Today's update provides a short overview of some of the
comments received in response to the consultation paper, including
with respect to the impact that any changes to the exemptions would
have on capital raising and investment opportunities. As expected,
the CSA received mixed feedback. With respect to the accredited
investor exemption, some respondents urged the CSA to keep the
status quo, while others suggested a broader exemption to provide
better access to capital for business and investment opportunities
for the exempt market. Some of the suggestions included lowering
the prescribed income and asset thresholds or adding new categories
based on an investor's education, work experience or investment
Respondents also gave mixed feedback on the $150,000 minimum
investment amount exemption, ranging from criticism of it being a
flawed basis on which to measure investor sophistication to support
on the basis of its simplicity and usefulness when no other
exemption is available. As we discussed back in January of this
year, the SEC undertook a similar review of exemptions available
under the Securities Act of 1933,
adopting an amended "accredited investor" net worth
Moving forward, the CSA also intend to analyze information from
exempt distribution reports before making any further
recommendations and expect to publish their conclusions later this
year. Of particular note, the notice suggests that some CSA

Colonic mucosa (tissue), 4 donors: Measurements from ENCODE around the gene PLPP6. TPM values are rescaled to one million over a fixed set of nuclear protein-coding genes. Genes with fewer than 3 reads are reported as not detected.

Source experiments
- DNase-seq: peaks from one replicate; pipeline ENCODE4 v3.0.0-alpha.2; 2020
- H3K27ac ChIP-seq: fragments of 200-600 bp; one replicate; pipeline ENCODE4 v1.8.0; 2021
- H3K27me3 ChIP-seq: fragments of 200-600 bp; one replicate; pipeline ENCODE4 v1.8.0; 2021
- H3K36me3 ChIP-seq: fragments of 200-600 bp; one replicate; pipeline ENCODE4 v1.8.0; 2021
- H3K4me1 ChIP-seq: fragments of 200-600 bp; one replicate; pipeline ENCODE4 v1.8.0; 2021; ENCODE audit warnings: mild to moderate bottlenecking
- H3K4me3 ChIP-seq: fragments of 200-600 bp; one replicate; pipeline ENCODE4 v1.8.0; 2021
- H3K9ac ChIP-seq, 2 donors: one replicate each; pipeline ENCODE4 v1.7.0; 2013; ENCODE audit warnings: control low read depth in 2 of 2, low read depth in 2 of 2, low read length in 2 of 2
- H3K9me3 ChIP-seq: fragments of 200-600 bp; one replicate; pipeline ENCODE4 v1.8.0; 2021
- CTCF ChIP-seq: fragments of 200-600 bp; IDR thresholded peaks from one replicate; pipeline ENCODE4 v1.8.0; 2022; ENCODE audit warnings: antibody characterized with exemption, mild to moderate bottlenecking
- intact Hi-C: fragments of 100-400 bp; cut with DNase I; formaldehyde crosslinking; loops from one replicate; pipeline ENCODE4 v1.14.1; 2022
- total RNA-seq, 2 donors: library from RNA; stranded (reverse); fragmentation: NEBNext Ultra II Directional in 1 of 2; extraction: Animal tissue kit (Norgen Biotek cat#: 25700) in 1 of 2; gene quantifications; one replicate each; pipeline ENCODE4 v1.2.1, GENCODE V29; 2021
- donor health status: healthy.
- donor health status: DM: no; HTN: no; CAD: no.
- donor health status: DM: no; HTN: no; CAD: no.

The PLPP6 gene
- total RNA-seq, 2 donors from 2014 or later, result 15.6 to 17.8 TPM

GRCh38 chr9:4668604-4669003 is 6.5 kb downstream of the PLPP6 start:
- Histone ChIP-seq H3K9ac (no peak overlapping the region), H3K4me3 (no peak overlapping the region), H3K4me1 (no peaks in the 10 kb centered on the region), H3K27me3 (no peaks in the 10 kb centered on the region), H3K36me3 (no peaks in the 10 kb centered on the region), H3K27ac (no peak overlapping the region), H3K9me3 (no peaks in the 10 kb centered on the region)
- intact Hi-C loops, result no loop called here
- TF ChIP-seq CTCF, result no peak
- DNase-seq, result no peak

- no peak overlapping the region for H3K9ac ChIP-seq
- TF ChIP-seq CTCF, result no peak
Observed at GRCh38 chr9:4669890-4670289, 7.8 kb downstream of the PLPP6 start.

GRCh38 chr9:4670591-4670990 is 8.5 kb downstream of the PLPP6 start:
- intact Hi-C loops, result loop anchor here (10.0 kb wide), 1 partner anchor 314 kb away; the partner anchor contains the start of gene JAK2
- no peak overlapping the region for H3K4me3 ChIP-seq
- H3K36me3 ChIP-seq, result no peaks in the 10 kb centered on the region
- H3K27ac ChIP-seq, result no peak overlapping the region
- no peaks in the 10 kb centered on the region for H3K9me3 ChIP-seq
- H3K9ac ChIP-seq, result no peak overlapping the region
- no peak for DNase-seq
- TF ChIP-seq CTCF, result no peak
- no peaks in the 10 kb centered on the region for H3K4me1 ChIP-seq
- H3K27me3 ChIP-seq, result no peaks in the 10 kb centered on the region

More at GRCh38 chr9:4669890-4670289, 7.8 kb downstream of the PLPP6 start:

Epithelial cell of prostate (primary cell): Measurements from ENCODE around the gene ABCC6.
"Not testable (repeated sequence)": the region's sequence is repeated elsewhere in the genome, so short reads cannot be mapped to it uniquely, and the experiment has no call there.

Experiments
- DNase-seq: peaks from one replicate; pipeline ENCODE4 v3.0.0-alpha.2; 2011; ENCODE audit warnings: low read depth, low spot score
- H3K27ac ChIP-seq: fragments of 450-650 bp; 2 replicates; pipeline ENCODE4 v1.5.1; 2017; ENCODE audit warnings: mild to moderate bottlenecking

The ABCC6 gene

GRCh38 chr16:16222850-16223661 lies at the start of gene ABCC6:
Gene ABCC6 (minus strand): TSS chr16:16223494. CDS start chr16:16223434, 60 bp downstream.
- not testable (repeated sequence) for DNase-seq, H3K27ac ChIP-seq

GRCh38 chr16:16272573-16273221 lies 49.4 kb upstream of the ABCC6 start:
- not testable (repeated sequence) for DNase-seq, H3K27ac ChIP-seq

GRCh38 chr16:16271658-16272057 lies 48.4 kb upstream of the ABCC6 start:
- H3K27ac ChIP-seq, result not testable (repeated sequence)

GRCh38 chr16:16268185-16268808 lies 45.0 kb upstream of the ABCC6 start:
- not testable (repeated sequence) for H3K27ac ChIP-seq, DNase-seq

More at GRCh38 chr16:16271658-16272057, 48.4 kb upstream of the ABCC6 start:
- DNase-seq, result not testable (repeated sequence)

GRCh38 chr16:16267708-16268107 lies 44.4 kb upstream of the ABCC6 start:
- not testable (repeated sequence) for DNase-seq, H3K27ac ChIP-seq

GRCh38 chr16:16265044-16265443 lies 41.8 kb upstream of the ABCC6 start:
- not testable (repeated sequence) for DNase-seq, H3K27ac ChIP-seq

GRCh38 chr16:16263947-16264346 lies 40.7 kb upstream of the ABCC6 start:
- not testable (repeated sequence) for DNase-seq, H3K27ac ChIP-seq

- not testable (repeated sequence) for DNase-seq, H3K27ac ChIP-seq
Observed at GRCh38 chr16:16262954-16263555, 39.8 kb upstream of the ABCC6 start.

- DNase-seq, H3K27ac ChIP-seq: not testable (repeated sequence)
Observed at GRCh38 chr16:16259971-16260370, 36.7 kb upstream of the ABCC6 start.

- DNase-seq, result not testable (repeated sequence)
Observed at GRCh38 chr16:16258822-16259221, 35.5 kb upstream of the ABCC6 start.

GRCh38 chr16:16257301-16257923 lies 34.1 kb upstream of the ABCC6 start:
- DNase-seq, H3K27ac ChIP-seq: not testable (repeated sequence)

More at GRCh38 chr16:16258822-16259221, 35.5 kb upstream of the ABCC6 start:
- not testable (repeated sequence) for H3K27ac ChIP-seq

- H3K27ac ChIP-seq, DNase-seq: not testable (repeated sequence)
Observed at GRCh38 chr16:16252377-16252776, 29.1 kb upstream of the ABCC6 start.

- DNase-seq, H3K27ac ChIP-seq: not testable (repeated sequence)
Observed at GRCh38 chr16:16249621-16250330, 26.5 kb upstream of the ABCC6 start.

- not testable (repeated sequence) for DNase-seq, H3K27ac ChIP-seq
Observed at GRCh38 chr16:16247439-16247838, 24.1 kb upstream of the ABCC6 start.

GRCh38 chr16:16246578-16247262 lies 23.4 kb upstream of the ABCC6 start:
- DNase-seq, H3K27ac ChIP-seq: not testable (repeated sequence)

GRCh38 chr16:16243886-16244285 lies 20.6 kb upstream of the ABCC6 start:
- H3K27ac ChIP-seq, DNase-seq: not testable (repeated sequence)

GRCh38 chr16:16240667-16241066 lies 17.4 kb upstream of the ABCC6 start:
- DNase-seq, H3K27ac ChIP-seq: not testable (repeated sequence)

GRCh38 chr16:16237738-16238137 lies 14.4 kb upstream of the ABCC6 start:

jurisdictions are also considering expanding their review to
include other capital raising exemptions, including the
"offering memorandum" exemption, which we note is not
universally available throughout Canada. The OSC also announced
today that it is broadening the scope of its
exempt market review to consider the introduction of new prospectus
exemptions, and intends to publish a second consultation notice
seeking additional public feedback.
While it is unclear whether any specific exemptions will be
formally considered, as we noted in a post last month, a
"crowdsourcing" exemption in the U.S. has recently
garnered much publicity. Whether any additional exemptions are
ultimately adopted, however, remains to be seen.
The content of this article is intended to provide a general
guide to the subject matter. Specialist advice should be sought
about your specific circumstances.
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Under the Income Tax Act, the Employment Insurance Act, and the Excise Tax Act, a director of a corporation is jointly and severally liable for a corporation's failure to deduct and remit source deductions or GST.
Under the Income Tax Act, the Employment Insurance Act, the Canada Pension Plan Act and the Excise Tax Act, a director of a corporation is jointly and severally liable for a corporation's failure to deduct and remit source deductions.
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